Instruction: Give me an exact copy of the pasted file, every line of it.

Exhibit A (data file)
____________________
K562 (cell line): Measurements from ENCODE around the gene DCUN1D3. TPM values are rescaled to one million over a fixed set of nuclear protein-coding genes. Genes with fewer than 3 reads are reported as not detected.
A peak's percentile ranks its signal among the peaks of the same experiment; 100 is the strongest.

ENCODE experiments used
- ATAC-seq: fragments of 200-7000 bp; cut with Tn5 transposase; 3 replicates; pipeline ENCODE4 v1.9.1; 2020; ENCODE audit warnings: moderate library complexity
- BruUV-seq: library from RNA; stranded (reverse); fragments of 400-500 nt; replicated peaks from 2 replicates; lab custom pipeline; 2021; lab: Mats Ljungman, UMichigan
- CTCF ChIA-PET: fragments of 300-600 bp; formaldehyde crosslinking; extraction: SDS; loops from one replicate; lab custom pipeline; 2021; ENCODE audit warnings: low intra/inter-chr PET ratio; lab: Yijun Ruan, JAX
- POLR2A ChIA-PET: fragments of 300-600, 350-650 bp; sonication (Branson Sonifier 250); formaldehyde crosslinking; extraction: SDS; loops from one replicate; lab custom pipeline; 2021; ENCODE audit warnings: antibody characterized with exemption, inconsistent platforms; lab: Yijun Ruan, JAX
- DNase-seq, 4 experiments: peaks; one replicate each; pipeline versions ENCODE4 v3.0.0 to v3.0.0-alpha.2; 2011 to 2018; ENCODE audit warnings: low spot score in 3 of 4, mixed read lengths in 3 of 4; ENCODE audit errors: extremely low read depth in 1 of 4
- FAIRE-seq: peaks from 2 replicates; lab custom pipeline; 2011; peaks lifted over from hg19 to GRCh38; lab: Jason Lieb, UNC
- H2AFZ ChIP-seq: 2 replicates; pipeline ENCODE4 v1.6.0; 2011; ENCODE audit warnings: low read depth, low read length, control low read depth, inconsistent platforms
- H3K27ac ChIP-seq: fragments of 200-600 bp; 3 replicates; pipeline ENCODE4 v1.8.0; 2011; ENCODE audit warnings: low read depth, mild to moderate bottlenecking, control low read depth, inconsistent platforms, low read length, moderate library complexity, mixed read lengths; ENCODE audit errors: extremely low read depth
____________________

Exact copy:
K562 (cell line): Measurements from ENCODE around the gene DCUN1D3. TPM values are rescaled to one million over a fixed set of nuclear protein-coding genes. Genes with fewer than 3 reads are reported as not detected.
A peak's percentile ranks its signal among the peaks of the same experiment; 100 is the strongest.

ENCODE experiments used
- ATAC-seq: fragments of 200-7000 bp; cut with Tn5 transposase; 3 replicates; pipeline ENCODE4 v1.9.1; 2020; ENCODE audit warnings: moderate library complexity
- BruUV-seq: library from RNA; stranded (reverse); fragments of 400-500 nt; replicated peaks from 2 replicates; lab custom pipeline; 2021; lab: Mats Ljungman, UMichigan
- CTCF ChIA-PET: fragments of 300-600 bp; formaldehyde crosslinking; extraction: SDS; loops from one replicate; lab custom pipeline; 2021; ENCODE audit warnings: low intra/inter-chr PET ratio; lab: Yijun Ruan, JAX
- POLR2A ChIA-PET: fragments of 300-600, 350-650 bp; sonication (Branson Sonifier 250); formaldehyde crosslinking; extraction: SDS; loops from one replicate; lab custom pipeline; 2021; ENCODE audit warnings: antibody characterized with exemption, inconsistent platforms; lab: Yijun Ruan, JAX
- DNase-seq, 4 experiments: peaks; one replicate each; pipeline versions ENCODE4 v3.0.0 to v3.0.0-alpha.2; 2011 to 2018; ENCODE audit warnings: low spot score in 3 of 4, mixed read lengths in 3 of 4; ENCODE audit errors: extremely low read depth in 1 of 4
- FAIRE-seq: peaks from 2 replicates; lab custom pipeline; 2011; peaks lifted over from hg19 to GRCh38; lab: Jason Lieb, UNC
- H2AFZ ChIP-seq: 2 replicates; pipeline ENCODE4 v1.6.0; 2011; ENCODE audit warnings: low read depth, low read length, control low read depth, inconsistent platforms
- H3K27ac ChIP-seq: fragments of 200-600 bp; 3 replicates; pipeline ENCODE4 v1.8.0; 2011; ENCODE audit warnings: low read depth, mild to moderate bottlenecking, control low read depth, inconsistent platforms, low read length, moderate library complexity, mixed read lengths; ENCODE audit errors: extremely low read depth